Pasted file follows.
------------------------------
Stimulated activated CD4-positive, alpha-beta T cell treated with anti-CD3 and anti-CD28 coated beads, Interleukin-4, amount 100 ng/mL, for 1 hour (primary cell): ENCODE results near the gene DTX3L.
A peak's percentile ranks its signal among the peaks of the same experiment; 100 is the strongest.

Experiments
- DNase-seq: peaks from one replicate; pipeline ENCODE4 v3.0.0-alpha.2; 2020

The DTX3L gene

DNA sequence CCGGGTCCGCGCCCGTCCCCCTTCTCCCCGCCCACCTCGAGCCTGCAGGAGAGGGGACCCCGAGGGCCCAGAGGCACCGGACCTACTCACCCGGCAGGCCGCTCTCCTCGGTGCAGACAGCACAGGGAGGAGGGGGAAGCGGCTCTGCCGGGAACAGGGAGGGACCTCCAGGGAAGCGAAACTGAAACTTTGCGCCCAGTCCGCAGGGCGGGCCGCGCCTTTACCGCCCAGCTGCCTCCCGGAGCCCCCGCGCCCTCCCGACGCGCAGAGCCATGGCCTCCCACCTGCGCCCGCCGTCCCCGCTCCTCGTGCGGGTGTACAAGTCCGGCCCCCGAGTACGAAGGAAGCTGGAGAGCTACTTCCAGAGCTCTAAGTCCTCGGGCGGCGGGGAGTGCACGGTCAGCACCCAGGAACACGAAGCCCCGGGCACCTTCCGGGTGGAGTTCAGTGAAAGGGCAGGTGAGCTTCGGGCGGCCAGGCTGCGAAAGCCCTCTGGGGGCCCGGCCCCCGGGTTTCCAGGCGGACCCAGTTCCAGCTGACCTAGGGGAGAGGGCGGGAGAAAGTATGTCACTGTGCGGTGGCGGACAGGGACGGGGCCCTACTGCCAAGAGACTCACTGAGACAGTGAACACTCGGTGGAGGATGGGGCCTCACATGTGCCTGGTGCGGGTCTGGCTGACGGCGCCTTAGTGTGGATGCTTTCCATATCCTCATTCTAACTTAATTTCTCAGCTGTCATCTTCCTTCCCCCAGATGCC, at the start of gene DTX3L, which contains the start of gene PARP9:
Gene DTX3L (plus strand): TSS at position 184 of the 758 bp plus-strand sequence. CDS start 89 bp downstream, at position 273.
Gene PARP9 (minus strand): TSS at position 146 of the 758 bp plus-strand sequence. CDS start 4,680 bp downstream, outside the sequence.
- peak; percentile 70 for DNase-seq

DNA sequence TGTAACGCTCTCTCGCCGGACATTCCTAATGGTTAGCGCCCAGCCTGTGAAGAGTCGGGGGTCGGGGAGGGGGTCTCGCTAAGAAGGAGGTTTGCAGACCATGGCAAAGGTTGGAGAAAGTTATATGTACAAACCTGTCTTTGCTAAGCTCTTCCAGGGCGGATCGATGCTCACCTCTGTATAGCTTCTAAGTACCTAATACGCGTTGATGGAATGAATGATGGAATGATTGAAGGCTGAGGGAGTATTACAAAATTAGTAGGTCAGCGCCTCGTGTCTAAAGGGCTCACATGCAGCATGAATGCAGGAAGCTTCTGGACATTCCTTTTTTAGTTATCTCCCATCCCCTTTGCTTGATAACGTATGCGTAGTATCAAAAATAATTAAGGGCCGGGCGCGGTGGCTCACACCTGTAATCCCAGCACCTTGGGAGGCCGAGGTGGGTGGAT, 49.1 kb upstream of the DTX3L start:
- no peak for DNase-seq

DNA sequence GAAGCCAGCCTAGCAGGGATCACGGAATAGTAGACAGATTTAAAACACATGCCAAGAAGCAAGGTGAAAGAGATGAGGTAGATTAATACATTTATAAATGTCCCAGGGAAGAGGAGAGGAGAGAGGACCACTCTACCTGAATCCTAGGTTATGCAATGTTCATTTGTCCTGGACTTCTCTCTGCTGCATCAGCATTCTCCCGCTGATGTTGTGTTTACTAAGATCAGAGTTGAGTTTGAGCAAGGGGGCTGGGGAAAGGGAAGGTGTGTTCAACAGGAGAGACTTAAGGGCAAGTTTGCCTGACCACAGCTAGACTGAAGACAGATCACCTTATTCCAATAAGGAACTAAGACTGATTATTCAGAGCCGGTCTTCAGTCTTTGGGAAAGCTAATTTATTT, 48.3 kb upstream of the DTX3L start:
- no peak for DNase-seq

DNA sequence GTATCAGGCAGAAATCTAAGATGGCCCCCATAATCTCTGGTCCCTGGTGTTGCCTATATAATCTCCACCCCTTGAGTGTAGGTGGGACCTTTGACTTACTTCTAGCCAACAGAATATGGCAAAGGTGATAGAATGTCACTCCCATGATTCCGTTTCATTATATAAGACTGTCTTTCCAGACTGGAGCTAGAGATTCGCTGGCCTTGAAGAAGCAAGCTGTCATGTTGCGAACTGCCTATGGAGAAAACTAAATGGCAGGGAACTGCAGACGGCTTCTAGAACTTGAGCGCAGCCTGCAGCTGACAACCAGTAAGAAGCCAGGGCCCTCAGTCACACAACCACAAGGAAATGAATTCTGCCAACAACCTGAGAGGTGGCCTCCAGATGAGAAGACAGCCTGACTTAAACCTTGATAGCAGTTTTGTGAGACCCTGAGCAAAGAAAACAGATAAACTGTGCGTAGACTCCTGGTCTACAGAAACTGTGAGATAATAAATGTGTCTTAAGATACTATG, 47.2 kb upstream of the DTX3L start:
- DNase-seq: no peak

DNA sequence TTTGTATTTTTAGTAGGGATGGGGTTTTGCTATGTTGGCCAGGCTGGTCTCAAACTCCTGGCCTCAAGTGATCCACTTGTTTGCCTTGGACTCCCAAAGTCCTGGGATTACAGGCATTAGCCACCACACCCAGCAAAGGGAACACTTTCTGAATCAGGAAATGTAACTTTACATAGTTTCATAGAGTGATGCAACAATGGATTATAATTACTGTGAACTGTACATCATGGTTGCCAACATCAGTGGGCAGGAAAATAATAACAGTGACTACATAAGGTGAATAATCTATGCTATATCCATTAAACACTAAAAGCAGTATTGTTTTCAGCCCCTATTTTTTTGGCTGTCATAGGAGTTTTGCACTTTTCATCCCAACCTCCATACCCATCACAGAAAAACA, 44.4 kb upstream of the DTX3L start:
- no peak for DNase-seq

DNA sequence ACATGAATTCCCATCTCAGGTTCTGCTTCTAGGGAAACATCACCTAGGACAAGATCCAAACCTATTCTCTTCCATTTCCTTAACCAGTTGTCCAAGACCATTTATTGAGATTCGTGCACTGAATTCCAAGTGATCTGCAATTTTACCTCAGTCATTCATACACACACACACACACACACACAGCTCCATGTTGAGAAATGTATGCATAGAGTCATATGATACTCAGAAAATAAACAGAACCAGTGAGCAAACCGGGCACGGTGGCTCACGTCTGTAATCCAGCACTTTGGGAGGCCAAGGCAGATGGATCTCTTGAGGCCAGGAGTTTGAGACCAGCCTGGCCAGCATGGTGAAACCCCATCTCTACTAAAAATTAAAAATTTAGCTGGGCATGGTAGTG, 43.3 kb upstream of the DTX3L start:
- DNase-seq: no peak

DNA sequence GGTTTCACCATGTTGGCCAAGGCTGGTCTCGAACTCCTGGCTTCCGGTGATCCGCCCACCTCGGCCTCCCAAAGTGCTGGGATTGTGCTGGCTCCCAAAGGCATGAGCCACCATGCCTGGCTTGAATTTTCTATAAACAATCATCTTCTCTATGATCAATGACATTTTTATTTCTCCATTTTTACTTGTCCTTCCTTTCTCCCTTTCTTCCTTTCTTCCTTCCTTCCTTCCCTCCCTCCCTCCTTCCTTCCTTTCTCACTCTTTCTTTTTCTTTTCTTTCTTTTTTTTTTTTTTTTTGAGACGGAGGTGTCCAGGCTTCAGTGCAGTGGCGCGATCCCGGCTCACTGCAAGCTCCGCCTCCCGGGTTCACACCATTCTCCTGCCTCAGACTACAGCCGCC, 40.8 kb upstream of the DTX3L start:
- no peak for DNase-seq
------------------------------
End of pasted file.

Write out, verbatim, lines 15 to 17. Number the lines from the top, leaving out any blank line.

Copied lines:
- DNase-seq: no peak

DNA sequence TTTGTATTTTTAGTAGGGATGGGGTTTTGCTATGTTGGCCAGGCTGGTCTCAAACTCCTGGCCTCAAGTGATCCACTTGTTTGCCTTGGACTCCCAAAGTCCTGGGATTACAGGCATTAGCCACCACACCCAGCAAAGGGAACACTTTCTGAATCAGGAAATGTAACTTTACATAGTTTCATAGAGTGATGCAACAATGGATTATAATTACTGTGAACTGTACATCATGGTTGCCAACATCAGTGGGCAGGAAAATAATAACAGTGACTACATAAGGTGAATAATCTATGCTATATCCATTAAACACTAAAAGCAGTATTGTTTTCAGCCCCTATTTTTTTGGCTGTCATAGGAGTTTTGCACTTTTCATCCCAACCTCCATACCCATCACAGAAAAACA, 44.4 kb upstream of the DTX3L start:
- no peak for DNase-seq